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I've never really been able to get into Unity. I've made games with people using the engine, but I myself have not been able to make good use of it.

Right now I've become addicted to using Unreal 4. Blueprint is a godsend as I primarily work as a designer instead of programming.
 

Durante

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I think when Durante says it's a "victim" he means the large amounts of non-experts propagate bad practices and thus can hinder the development of other developers who work solely with Unity, because it makes it harder to locate good advice.
Well said. And succinct too!

Unreal has... maybe not huge, but a pretty big community, and enough similar perphieral parts to it that, yes are all weighed differently, but will only make it seem more like Unity over time. This argument needs more than a reasonable acceptance of democratized development that then flip-flops around knocking Unity's internals but maybe also the people who give bad solutions, or not, I don't know -- because it's sounding dangerously similar to the "sure it's great anyone can make a game, but real developers know how to optimize!!" narrative that creeps up from the engineer side, because god forbid a person create in something other than a blank IDE window.

The cream rises to the top. Someone who only seeks the easy, done-in-a-day answers and doesn't have an organizational mind to begin with won't go far whether they use an engine or not.
I'm not exactly sure what you are trying to say. I never used the word "real developers" or even implied any such thing.

I don't see anything wrong though with stating that real engineers know how to optimize -- or, perhaps more importantly, how not to use algorithms which have a significantly worse runtime complexity than what is required to accomplish a given goal. And Unity, in achieving its goal of ease of use, has made it so that you can create a game without having dedicated engineers on your team. This is obviously a good thing in its democratization of game development, but that doesn't mean we have to pretend that it doesn't have any potential drawbacks.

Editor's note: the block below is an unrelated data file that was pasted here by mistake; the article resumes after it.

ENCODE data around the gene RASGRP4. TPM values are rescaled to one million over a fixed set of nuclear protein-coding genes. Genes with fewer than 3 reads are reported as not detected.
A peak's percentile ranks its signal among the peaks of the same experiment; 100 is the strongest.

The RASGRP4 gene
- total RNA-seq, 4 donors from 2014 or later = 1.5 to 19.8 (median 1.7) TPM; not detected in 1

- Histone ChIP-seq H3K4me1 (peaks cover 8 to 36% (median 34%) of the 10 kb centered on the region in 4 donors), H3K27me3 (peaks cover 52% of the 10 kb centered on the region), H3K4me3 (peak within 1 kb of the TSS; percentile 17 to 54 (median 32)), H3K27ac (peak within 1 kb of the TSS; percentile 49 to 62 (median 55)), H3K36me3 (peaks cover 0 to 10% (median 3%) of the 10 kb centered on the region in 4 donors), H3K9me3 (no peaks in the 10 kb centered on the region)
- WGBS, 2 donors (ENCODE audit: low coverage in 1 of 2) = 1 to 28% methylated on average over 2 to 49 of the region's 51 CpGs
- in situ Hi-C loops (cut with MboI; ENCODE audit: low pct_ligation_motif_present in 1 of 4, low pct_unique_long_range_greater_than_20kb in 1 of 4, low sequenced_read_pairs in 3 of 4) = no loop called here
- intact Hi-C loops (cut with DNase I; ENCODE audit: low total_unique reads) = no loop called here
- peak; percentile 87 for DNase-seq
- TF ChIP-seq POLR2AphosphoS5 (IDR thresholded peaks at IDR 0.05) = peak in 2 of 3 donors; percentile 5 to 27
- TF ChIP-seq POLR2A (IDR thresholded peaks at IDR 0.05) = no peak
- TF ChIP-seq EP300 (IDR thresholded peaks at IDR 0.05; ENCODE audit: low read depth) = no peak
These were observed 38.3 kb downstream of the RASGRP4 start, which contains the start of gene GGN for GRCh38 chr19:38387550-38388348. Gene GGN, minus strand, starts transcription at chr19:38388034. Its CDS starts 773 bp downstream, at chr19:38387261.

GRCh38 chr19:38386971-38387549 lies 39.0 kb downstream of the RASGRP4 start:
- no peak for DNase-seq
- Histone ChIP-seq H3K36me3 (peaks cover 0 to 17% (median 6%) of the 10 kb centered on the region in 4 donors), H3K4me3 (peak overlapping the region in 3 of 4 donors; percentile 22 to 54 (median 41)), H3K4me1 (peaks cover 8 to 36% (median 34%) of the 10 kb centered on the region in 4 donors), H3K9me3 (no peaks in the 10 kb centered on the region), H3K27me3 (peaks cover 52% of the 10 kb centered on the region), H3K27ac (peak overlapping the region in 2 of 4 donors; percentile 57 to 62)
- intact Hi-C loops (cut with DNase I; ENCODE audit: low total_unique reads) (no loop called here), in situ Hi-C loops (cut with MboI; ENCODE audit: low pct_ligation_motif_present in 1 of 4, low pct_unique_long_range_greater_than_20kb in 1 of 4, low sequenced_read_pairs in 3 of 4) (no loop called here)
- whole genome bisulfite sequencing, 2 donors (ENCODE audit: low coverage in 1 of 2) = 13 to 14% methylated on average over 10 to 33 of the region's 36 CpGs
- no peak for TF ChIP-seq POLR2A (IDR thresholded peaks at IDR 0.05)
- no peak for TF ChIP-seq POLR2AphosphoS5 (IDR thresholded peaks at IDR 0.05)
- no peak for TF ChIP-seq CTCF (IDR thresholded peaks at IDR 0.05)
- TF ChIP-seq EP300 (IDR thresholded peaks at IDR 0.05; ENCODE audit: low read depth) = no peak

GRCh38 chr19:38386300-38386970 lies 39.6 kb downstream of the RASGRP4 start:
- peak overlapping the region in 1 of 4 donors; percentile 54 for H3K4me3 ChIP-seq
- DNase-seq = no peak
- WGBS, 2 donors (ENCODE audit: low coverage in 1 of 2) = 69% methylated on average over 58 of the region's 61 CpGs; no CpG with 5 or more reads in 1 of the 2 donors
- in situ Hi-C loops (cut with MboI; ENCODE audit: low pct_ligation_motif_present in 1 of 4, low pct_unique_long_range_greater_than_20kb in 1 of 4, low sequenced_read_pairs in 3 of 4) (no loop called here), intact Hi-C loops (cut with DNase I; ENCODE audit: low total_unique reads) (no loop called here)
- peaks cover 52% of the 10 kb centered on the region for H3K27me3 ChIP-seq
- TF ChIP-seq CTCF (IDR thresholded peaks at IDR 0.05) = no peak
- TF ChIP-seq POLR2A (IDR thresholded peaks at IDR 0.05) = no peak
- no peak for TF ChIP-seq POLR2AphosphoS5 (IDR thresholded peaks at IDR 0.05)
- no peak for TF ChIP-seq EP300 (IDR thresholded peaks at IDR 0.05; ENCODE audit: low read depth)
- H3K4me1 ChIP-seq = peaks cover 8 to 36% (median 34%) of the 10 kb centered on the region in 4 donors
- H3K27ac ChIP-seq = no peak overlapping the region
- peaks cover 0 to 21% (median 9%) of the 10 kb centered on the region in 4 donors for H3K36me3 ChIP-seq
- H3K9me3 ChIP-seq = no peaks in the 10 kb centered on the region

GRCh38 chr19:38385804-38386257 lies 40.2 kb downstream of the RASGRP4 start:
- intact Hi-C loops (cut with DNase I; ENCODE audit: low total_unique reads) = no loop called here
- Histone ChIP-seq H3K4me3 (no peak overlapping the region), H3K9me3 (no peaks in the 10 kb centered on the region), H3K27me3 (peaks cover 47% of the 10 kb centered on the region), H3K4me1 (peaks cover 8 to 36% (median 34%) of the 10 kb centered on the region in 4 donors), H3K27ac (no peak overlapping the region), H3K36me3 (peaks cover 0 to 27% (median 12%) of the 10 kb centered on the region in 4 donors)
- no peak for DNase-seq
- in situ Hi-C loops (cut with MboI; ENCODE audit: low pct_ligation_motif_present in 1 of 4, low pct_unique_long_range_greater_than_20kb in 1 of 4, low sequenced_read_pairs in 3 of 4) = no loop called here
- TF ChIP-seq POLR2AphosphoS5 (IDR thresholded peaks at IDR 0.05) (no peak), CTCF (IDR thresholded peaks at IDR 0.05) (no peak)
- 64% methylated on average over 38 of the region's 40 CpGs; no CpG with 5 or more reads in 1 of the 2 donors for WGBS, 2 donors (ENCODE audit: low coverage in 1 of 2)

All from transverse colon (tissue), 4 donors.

You were one of the first vocal opponents of Unity without due diligence and the hate for it just followed naturally here.
That's not historically accurate. Tons and tons of Unity games were released with performance issues, or at the very least stuttering, and I simply agreed that this was a readily apparent issue and also indicated that I wasn't surprised due to a lot of reasons -- all of which were true at the time, and many of which are still true.

Frequent instances of bad performance on Unity were first and the driver for its reputation, blaming it on me is both ignoring that mountain of evidence and vastly overstating my influence. I've also posted at least 3 times about how impressive Assault Android Cactus is, as an example of a non-trivial Unity game with no performance issues and perfect framepacing.

Not cool to be a dev working your ass off because you KNOW eyes are on you just to be torn apart not because of your work, but your tools.
If your work is solid then I don't see why anyone would complain.

Unity has issues that can be avoided, like any engine. It's just an easy punching bag due to its popularity.
I think you are completely absolving the engine of responsibility a bit too easily here. There were severe issues in Unity, and it still does make it more easy than it would need to be to implement bad practices -- or harder to support good ones. Those are engineering issues.

GameObject.Find, Linq and ForEach are three things Unity needs to get rid of ASAP. Dumping these would force people into better practices that would improve most Unity games.
I think there's no need to get completely rid of any of those.

In fact, e.g. foreach allows you to write very expressive code, which is generally a good thing. You can write basically the same thing in C++ and have it perform 100% on par with a traditional loop -- and the same goes for a semantic equivalent of a Linq expression.
As someone who has a day job working on a compiler, I'd argue it's the tool's job to make sure those perform well ;)

Find is a different case. I think a good way to go would be to generate warnings when features like that are used every frame (e.g. in update or similar), but not e.g. on startup.